My reflections on the meaning of God's dream challenged me to not only speak of God's dream but to fully live it.

Messages to: Pat Feehan rsm


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Fatima Letoa Lemisio rsm –
Nga Whaea Atawhai o Aotearoa / Sisters of Mercy New Zealand
I was very fortunate to journey with and be guided by our own Mercy Scholars on a most profound and enriching month at our Mercy House. It was the very soil where the first Mercy seed was sown and hence the Wellspring of our Mercy story began!

This amazing story has echoed all over the world and I was privileged to hear it told again in many creative ways by our Sisters from around the world, who like me, came to water roots from our wellsprings. This amazing group of Sisters from various countries and in different ages and professions added colour and energy to our time together. Each week was inspirational and unique and it was always accompanied by a challenge!

There were a myriad of highlights and profound insights of the four weeks that touched me but the one that struck and continues to stay with me was the connectedness or the common element that was shared and resonates among all these engagements. This is the 'desire to be in solidarity with the poor, including mother earth - sharing our resources and making good choices for the sake of all'. This message resonated with Catherine Mc Auley in her time. It resonated with Jesus Christ in his time. Both Catherine and Jesus stood in solidarity with the poor, the outcast, the voiceless. Hence, the same message resonates with me today - that I must be aware of the cry of the poor and our earth. "The cry of the poor and the cry of the earth are one". The challenge for me is how to share my resources today; how to respond to issues of the global poverty that affects humans and our earth. How do I embody mercy...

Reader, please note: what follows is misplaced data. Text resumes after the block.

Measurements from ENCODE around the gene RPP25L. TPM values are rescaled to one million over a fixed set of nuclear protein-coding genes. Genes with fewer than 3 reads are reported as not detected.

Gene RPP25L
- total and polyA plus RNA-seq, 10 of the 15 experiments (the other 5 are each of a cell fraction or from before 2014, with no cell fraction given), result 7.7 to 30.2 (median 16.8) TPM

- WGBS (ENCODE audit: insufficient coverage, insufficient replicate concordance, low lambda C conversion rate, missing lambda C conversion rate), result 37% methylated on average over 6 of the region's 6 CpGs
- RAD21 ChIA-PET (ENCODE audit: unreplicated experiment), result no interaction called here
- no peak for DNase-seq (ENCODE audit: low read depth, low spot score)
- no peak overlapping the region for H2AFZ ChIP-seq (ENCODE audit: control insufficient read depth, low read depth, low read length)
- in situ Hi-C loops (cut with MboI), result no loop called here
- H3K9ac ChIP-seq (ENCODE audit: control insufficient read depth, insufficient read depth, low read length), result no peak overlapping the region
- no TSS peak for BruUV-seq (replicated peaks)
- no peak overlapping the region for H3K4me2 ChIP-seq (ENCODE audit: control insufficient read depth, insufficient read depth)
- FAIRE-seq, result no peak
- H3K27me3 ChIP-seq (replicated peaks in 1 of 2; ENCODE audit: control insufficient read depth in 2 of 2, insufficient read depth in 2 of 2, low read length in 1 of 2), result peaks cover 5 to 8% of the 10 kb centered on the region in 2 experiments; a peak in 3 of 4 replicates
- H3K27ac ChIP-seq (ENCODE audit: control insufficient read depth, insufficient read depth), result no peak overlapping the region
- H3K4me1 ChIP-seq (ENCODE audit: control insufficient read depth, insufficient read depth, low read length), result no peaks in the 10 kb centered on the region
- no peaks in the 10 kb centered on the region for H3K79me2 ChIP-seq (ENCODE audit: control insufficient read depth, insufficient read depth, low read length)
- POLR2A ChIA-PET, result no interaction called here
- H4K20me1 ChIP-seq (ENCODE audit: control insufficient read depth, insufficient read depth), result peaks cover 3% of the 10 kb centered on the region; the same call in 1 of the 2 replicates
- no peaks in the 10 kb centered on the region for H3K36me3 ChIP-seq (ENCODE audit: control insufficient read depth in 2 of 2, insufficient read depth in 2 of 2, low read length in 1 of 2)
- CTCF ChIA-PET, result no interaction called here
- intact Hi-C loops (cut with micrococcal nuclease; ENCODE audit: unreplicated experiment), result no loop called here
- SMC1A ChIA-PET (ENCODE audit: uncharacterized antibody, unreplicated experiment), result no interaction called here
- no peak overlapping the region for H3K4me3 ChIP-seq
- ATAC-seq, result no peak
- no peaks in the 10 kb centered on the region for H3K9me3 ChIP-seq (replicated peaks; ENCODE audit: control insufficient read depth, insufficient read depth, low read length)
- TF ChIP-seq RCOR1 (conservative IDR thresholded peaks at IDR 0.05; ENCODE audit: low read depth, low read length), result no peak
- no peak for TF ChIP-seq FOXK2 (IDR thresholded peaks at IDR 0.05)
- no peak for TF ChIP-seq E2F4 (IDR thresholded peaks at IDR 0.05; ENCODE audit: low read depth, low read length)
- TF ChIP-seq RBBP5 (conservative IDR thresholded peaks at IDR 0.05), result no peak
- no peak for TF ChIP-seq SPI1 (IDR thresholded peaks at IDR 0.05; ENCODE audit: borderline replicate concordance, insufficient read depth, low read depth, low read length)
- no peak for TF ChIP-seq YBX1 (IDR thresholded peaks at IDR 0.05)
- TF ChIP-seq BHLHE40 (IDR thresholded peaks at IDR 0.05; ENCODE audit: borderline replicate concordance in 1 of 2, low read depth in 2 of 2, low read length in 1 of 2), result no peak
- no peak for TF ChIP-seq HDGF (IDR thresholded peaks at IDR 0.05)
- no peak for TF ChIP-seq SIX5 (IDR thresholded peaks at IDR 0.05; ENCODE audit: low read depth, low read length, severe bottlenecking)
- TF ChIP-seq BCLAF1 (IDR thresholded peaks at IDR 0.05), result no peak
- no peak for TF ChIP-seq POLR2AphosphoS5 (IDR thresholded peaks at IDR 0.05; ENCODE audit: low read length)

This was a sacred time for me. It has broadened my knowledge and made me more aware of my call as a Sister of Mercy. I am more aware of the issues around the world and I continue to be challenged. I perceive our broken earth with new eyes and my own brokenness within my relationships with people, with others in community and with God.

I am thankful to those women whose shoulders I stand on ... the women who made meaning in my life!

Messages to: Fatima Letoa Lemisio rsm

Mary Lynch rsm –
Institute of the Sisters of Mercy of Australia and Papua New Guinea
The return journey from Dublin to Sydney provided me with plenty of time to reflect on the happenings of the past four weeks spent at MIC Dublin with other Mercy sisters from Africa, Australia, Ireland, New Zealand, Samoa, USA, Peru and Newfoundland.

This was an interesting group of varying ages and experience, finally professed and those preparing for a life commitment as a Sister of Mercy. Teachers, Health workers, Social workers, Youth workers, Spiritual Directors, people involved with Archives, semi-retired (we know RSM’s don’t retire!) and Students. People who work in the centre of large cities and those who minister in the most challenging mission, in places where poverty and need prevail, people from islands and those from huge continents. Yet we all came together for the month of July to share the experience of the Wellsprings program and to be part of World Mercy.

This was the most important learning for me - I am a Sister of Mercy of the World.